MAYWEATHER, MAIDANA; Challenger will give his all. / Photo: SUMIO YAMADA
Mayweather -750; Maidana +380
Over 11.5 -250; under 11.5 +185
When the Floyd Mayweather-Marcos Maidana rematch was announced, I struggled to get enthused. As always happens though, by fight day — today — I’m intrigued.
Last time the two met, at the MGM Grand in Las Vegas, where the rematch will take place — Showtime PPV in the States and BoxNation subscription-TV coverage in the U.K. — Mayweather pulled away in the late rounds for what seemed to be a clear win. Hold on a minute, though. One judge had the fight a draw and there were observers who made this a close fight. So, here we go again.
KIKO seeks revenge, FRAMPTON guarantees a win.
Frampton -200; Martinez +160
Over 10.5 +105; under 10.5 -115
Carl Frampton, fighting at home in Belfast, is favoured to confirm superiority and take Kiko Martinez’s IBF junior featherweight championship in their rematch on Saturday (TV coverage on BoxNation in Britain and AWE in the U.S.), but Martinez is fighting better than at any stage in his career, with three consecutive stoppage wins in title fights.
Although Frampton stopped the Spanish boxer in the ninth round in Belfast in February 2013, he will arguably face a much more formidable version of Martinez.
GLYN LEACH: Boxing Monthly editor will be missed by all who knew him.
It’s been 24 hours since I learned of Glyn Leach’s passing at the far too young age of 54 and I still can’t quite get over it. It’s almost as if I’m expecting the phone to ring and to hear his voice: “Well, what did you make of Kell Brook, then?”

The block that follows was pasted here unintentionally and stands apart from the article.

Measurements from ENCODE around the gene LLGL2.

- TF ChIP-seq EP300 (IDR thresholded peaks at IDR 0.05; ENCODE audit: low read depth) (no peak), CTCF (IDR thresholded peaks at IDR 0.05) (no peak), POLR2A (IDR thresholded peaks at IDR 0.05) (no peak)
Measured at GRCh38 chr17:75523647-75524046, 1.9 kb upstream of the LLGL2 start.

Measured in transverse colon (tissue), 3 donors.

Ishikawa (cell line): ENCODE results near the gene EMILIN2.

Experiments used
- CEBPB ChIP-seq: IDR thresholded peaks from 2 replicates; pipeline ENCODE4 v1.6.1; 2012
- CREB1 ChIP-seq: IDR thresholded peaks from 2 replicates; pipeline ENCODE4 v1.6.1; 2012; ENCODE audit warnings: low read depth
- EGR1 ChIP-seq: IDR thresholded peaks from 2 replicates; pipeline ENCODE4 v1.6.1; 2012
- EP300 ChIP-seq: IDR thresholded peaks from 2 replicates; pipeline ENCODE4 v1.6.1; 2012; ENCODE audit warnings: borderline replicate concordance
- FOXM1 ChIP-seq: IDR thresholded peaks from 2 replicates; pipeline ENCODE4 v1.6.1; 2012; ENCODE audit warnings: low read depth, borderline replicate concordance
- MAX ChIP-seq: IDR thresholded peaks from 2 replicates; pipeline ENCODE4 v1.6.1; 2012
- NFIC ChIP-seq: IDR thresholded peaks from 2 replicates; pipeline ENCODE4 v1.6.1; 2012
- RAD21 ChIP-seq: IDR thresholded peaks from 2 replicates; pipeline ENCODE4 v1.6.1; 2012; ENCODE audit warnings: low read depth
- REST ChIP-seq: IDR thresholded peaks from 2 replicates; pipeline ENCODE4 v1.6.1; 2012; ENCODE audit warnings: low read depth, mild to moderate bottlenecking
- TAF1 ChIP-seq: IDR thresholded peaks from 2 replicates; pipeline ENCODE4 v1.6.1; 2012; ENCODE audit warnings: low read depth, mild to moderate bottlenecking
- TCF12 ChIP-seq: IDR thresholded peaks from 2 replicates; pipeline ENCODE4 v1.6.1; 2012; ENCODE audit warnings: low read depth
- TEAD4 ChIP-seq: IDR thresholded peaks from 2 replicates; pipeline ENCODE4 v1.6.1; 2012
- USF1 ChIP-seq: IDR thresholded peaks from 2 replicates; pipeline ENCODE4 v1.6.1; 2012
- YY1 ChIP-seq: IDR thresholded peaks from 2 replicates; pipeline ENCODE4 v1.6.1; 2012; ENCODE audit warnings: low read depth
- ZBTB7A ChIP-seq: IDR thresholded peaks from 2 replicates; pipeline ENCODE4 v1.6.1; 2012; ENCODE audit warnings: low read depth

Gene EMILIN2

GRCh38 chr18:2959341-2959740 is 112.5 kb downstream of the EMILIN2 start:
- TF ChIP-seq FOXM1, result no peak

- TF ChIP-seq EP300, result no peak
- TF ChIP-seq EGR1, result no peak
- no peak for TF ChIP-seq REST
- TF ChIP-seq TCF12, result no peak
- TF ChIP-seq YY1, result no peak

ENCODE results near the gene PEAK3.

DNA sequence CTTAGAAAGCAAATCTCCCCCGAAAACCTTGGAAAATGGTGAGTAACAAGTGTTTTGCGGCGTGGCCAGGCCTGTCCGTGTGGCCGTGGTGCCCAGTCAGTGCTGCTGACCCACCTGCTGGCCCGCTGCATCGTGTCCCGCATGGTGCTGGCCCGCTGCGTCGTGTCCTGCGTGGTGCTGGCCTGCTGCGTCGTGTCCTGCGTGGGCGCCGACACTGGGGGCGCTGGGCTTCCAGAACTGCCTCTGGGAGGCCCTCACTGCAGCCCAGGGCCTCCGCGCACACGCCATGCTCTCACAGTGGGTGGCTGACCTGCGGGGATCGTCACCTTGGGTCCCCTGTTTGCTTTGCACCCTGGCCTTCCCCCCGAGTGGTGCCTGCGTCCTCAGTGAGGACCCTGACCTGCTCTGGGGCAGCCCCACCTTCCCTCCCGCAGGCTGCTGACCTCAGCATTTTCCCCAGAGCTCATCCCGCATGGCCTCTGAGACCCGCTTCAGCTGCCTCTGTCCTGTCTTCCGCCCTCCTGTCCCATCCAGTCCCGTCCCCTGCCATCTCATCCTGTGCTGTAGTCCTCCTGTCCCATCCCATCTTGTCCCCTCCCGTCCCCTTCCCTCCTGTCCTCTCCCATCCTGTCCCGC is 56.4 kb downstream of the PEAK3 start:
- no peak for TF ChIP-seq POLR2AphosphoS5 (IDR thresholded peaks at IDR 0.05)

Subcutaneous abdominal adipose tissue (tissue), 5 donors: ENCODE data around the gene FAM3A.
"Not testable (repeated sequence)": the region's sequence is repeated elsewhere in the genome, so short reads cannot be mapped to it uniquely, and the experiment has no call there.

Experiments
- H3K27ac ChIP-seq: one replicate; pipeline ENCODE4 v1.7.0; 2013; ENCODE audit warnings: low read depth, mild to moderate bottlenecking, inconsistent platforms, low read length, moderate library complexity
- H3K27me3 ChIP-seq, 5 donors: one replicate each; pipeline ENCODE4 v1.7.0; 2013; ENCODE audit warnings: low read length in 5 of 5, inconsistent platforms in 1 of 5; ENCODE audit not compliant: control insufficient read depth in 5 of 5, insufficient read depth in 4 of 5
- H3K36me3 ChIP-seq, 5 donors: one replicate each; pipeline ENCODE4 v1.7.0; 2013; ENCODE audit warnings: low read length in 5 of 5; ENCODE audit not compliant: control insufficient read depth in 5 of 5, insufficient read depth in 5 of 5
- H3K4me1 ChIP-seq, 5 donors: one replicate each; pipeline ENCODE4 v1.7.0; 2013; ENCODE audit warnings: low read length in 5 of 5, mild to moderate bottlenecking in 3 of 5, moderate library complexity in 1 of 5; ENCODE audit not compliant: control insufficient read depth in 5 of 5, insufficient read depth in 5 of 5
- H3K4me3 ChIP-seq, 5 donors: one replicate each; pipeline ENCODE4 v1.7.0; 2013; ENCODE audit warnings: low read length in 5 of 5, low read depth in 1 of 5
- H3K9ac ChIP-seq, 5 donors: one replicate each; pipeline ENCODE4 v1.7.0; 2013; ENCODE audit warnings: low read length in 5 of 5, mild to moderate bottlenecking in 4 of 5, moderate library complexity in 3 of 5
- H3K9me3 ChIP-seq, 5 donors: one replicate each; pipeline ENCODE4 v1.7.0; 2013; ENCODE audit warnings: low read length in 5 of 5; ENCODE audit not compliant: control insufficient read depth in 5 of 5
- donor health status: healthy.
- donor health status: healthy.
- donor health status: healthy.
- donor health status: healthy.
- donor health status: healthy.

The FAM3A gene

Glyn was more than a colleague of many years standing but a true friend. I worked with him in the original offices of Boxing Monthly at Notting Hill Gate in west London from 1991/92, when I was editing the magazine, but in reality I was helping Glyn to make the transition from assistant editor to editor. Glyn took over when I re-crossed the Atlantic in 1992 and he became perhaps the longest-term editor of a boxing magazine that Britain has ever known — a remarkable 22-year run, although it helped that he was his own boss as co-owner of the magazine, after the original publishing company dissolved.
PORTER, BROOK: Well-matched fight. / Photo: Esther Lin, Showtime
Porter -175; Brook +145
Over 10.5 -130; under 10.5 +115
British welterweights John H. Stracey and Lloyd Honeyghan were huge underdogs when they travelled to Mexico City and Atlantic City respectively to win world titles.
Kell Brook isn’t nearly such a big outsider when he meets Shawn Porter in an IBF title bout at the StubHub Center in the Los Angeles suburb of Carson, CA, on Saturday, but he is an underdog nonetheless.
CANELO, LARA: Long, tense fight looks likely. / Photo: SUMIO YAMADA
Alvarez -150; Lara +130
Over 9.5 -195; under 9.5 +155
Saturday’s big PPV fight between Saul “Canelo” Alvarez and Erislandy Lara should tell us a lot about Canelo. The ginger-haired Mexican superstar was disappointing against Floyd Mayweather Jr. but came back to beat up Alfredo Angulo. If Canelo is destined for greatness he should be able to win this 12-round junior middleweight match at the MGM Grand in Las Vegas.
Canelo opened as just a -140 favourite but money has been coming in on him and his current price is around -200. I agree with the Canelo money. While this fight is intriguing and evenly matched, I’m going with Canelo.
COTTO, MARTINEZ: fascinating fight. Photo: CHRIS FARINA, Top Rank
Martinez -185; Cotto +155
Over 10.5 -160; under 10.5 +140
Having won titles at light-welter, welter and light-middleweight, Miguel Cotto attempts to become the first Puerto Rican four-weight world champion when he moves up to the middleweight division to challenge Sergio Martinez for the WBC title at Madison Square Garden on Saturday.
Martinez is bigger, but Cotto has some things in his favour, not least that New York City’s huge Puerto Rican population means that he effectively has hometown advantage.
FROCH, GROVES: No love lost between British rivals.
Froch -125; Groves +100
Over 11.5 -+120; under 11.5 -140